Are You Ready For A Digital “Upfront?”
As the TV upfront season nears, cross-platform buying will play a major role for advertisers, columnist Rob Rasko believes.
As the TV heavyweights get ready to debut their fall lineup at the annual upfront presentations, much of the discussion will be centered on the so-called “digital upfront.”
But in reality, there is no single digital upfront. There are a splattering of indicators happening across the market that, when pieced together, make for the beginnings of a digital upfront. Let me explain further …
But first, some background on the history of TV upfronts: What’s now known as a modern-day television “upfront” began in 1962 as a tactic for ABC to create a showcase for American automakers. ABC moved its programming lineup to premiere of all its fall shows in a single week, enabling it to show off its upcoming programming to big advertisers and the press all at one time in late spring.
Advertisers who committed to media buys up front — before the season began — would get better deals and lock in the most desirable slots. Hence the term “upfront.”
Just five years later, ABC began offering ratings guarantees, providing marketers with an idea of the number of possible buyers that their commercials would reach. Prices would adjust based on the show’s performance.
The network’s ability to guarantee viewership created scarcity and allowed it to price its commercial time based on the viewability of its shows. Marketers gained confidence in television as an advertising channel, knowing they could buy audiences upfront.
But why are we talking about TV in a piece about a digital upfront?
Moving Toward The New Digital Order
Almost 10 years ago, “American Idol” was the No. 1 show and had a household audience rating of 30.6, according to Nielsen Ratings data. In 2014, the top show on television was “Monday Night Football,” accounting for a 21.5 rating in homes. So where did the other 9 percentage points go?
Without offering a definitive and arguable statement such as “they all went to digital,” I think it’s safe to say that viewers have scattered across various media, including cable and digital and OTT/VOD (over-the-top and video-on-demand) content.
If you’re a marketer or agency, your goal is still to reach your target share of the market, and having your target market scattered across various channels can make reaching your audience more difficult if you don’t know where or how to look.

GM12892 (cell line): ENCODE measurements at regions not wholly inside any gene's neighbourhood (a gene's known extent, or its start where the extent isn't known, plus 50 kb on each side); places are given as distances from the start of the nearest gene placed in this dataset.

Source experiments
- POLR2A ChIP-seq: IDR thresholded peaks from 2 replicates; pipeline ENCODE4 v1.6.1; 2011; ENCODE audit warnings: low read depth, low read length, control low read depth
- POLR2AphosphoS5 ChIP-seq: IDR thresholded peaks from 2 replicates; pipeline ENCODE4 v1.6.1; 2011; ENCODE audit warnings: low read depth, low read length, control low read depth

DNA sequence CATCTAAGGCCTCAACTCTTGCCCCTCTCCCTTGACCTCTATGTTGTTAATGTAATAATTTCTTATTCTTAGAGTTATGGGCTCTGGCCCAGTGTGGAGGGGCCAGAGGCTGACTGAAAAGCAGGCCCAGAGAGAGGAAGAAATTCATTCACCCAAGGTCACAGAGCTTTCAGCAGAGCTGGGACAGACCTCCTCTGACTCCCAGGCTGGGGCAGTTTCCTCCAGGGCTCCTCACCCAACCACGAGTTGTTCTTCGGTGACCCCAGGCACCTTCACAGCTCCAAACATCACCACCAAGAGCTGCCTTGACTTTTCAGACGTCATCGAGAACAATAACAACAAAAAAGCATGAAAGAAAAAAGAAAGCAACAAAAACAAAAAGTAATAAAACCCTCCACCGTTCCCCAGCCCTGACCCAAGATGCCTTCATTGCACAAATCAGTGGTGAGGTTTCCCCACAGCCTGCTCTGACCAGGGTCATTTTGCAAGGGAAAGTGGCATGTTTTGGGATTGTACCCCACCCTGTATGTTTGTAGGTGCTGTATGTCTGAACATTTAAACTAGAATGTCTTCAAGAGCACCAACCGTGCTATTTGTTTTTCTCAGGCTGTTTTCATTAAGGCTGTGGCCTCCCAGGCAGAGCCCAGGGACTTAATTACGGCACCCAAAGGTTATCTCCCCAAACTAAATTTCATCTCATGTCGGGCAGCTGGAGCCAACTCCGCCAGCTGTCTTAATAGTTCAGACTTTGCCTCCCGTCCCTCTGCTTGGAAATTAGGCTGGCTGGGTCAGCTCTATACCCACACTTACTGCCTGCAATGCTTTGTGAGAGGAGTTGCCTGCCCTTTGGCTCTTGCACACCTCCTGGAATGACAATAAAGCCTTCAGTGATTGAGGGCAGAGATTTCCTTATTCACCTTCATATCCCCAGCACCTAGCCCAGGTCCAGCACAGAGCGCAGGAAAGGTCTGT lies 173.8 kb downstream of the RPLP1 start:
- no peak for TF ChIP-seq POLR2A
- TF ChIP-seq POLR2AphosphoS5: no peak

Next month, the traditional TV upfront season will begin, and cross-platform buying will certainly play a major role in advertisers thinking about their media buying.
Examples Of A Digital Upfront
The following are three examples which can take us on a path to a digital upfront:
1. Find the Right Mix — While all upfront sales didn’t “go to digital,” clearly some portion did and must be accounted for when targeting an audience. Companies that have multiple properties, including television, digital and digital video, are finding themselves negotiating packages in a one-platform conversation. As I stated earlier, those 9 percentage points need to be made up for somehow.
A mix of cable, digital and TV will deliver the target amount of users needed. This is a sign of things to come.
2. Digital Content NewFronts — The emergence of the Digital Content Newfronts curated by the IAB and its partners is another indication that a digital upfront is coming to fruition.
The explosion of digital video companies sharing their content efforts and attracting advertisers feels a lot like a TV upfront, even though for high-revenue transactions it’s early in the game. It’s hard to argue that these NewFronts don’t create valuable partnerships between brands and native digital content.
3. Groupwide Terms and Conditions and the Viewability Debate — A few months ago, Conde Nast’s agreement to GroupM’s ad viewability standards marked a moment in the history of the digital viewability conversations.
When a publisher and an advertiser are negotiating — in good faith — a business model that will govern part of their relationship going forward, all you need is volume and price, and this again feels a lot like an upfront.
More and more agencies are crafting single video upfront terms and conditions which cross platforms, linking digital with broadcast and cable television.
Just like “Seinfeld” had its day among “must see” television shows, digital too will have content that’s an absolute “must buy.” When coupled with proven viewability of these ads, scarcity grows.
What do “Seinfeld” and premium digital real estate have in common? Proven desirable audiences that advertisers were seeking to reach and that were in limited supply.
The Required Tools To Make This Happen And VBR
If you’re going to transact based on viewability, you’ll need at least two things: a Viewability Base Rate (VBR) and a measurement vendor.
Simply put, VBR is a metric that will allow you to both internally and externally manage your transactions, forecasting, planning and negotiating.
The 614 Group has created two versions of a Viewability Vendor Study, a free tool to guide publishers when selecting the right viewability vendor for them. (Full disclosure: I work for The 614 Group.) In April, we will be releasing the third version of this report after spending the first part of this year doing the research.
With so much money at stake, getting the measurement right is critical, and having the right measurement vendor partner can make all the difference in the world.
Note: Stay tuned to Marketing Land for our news coverage of digital upfront events taking place this year.
Opinions expressed in this article are those of the guest author and not necessarily Marketing Land. Staff authors are listed here.